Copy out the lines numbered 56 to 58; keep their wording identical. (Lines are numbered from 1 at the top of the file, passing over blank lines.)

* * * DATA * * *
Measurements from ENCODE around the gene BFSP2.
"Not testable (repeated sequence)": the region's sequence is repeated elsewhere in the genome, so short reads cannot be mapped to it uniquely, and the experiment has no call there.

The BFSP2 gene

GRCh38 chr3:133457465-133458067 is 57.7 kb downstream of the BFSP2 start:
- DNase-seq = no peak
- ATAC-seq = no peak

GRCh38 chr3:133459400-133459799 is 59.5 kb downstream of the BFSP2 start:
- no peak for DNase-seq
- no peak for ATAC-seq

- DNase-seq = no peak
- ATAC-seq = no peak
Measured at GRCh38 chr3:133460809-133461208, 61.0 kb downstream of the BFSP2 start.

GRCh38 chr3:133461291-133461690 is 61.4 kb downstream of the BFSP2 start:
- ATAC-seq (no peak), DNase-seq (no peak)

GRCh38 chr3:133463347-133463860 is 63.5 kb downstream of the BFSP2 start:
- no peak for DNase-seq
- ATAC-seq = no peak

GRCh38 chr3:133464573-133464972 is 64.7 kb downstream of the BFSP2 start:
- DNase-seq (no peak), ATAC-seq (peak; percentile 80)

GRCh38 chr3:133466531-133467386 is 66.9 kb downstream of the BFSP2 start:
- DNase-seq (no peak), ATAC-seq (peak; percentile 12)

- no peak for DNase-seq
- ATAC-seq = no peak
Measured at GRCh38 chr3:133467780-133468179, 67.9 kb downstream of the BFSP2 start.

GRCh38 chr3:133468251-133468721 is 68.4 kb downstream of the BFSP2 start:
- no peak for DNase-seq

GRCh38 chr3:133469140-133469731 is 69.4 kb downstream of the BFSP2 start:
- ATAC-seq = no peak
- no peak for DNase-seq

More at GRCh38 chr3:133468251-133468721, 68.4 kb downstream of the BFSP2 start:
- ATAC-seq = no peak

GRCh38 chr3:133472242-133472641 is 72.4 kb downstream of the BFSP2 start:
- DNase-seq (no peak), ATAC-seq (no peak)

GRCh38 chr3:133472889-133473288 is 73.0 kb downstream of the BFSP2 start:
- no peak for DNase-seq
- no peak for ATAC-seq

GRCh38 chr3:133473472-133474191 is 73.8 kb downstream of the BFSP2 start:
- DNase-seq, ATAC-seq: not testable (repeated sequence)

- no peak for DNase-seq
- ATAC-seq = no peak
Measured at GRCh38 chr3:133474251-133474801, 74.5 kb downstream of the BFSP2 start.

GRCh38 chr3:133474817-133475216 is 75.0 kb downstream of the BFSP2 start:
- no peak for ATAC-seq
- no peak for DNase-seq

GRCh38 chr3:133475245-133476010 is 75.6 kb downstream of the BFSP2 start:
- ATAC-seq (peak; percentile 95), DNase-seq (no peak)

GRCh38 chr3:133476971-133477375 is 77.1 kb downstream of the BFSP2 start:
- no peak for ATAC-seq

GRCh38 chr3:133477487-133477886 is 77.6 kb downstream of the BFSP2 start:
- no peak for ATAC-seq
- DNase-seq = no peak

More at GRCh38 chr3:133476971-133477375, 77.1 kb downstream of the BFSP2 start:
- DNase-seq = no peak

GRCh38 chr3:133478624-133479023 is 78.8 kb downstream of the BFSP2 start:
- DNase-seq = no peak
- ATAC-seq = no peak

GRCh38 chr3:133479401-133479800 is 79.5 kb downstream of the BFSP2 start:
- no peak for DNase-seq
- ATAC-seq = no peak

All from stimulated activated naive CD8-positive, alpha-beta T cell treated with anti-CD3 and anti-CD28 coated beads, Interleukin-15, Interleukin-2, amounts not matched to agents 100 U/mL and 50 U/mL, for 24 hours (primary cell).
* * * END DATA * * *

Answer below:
- ATAC-seq = no peak

GRCh38 chr3:133479401-133479800 is 79.5 kb downstream of the BFSP2 start:
- no peak for DNase-seq